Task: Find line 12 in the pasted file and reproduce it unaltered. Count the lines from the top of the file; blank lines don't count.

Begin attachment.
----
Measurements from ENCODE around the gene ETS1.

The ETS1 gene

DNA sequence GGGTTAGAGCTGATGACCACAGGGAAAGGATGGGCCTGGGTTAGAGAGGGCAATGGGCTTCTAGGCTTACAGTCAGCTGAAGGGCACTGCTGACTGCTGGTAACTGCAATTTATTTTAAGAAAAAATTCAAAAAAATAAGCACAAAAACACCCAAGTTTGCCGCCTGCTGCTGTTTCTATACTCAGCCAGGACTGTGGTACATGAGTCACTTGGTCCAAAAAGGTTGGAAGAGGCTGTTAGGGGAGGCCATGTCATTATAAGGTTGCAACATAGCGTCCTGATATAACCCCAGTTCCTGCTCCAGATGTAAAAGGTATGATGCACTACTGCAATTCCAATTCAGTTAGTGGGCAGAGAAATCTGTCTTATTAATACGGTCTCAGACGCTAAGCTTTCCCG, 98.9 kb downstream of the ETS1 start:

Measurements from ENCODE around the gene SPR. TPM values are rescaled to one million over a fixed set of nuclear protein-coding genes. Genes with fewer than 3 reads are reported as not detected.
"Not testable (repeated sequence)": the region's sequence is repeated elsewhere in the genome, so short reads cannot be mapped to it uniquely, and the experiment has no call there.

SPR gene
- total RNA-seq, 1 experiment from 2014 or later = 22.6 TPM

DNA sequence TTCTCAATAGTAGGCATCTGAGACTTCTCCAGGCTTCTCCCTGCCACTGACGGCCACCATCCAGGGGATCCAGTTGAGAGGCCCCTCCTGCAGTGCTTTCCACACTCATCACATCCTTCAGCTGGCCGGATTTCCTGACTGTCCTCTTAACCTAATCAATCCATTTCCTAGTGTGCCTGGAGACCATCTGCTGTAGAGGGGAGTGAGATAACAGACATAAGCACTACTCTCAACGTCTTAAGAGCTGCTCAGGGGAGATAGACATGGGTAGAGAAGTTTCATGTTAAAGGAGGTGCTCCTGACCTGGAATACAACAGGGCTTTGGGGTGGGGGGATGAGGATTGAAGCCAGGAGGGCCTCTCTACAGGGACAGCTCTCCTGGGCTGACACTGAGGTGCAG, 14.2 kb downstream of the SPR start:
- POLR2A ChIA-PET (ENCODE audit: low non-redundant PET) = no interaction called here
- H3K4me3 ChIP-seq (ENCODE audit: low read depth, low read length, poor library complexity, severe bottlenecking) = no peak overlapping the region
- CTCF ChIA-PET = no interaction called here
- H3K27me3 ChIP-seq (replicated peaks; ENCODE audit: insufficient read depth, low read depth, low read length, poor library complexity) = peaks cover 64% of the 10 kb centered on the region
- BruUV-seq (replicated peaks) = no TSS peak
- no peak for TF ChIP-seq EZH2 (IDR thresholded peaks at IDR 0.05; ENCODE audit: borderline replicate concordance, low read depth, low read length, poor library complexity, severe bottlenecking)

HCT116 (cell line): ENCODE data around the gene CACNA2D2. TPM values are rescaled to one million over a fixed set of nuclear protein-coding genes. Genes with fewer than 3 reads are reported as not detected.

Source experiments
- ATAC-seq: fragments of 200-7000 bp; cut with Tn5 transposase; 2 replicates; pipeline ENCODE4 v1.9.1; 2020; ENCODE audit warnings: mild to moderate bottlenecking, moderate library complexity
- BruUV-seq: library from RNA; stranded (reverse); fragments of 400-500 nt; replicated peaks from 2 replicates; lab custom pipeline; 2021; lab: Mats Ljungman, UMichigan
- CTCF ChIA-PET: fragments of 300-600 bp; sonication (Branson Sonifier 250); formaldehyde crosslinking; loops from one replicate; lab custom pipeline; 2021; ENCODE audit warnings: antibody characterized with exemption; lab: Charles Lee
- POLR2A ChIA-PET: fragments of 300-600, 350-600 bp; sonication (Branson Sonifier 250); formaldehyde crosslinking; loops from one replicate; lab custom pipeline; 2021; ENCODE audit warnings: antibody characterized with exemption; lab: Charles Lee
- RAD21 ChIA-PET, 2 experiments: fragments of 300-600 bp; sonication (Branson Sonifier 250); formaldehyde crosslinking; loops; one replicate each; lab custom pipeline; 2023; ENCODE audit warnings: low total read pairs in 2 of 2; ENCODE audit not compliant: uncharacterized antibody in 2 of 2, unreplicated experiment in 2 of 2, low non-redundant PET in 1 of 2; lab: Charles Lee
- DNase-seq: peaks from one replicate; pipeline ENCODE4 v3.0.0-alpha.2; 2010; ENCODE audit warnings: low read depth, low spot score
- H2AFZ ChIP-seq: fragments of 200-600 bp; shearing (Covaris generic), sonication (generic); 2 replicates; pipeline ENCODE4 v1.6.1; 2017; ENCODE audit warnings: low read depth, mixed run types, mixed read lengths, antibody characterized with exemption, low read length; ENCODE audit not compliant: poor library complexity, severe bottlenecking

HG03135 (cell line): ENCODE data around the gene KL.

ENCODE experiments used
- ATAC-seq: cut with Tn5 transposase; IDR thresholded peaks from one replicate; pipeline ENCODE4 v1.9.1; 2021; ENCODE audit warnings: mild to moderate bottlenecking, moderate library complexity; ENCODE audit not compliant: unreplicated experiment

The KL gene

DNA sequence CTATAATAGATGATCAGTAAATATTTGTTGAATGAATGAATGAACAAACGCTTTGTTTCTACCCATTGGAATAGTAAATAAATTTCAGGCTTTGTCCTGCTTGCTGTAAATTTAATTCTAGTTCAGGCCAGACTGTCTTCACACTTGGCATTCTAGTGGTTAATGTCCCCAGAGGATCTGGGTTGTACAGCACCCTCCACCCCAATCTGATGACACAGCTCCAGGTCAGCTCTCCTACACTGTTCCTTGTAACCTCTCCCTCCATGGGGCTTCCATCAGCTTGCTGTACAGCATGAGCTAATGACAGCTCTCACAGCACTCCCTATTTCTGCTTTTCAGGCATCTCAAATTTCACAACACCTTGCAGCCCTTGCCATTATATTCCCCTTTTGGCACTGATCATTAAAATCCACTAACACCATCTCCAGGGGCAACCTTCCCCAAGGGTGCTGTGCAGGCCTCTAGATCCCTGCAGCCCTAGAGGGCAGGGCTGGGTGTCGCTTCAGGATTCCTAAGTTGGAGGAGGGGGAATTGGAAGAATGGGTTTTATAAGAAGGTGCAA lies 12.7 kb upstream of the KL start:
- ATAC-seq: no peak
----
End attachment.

- H3K27me3 ChIP-seq (replicated peaks; ENCODE audit: insufficient read depth, low read depth, low read length, poor library complexity) = peaks cover 64% of the 10 kb centered on the region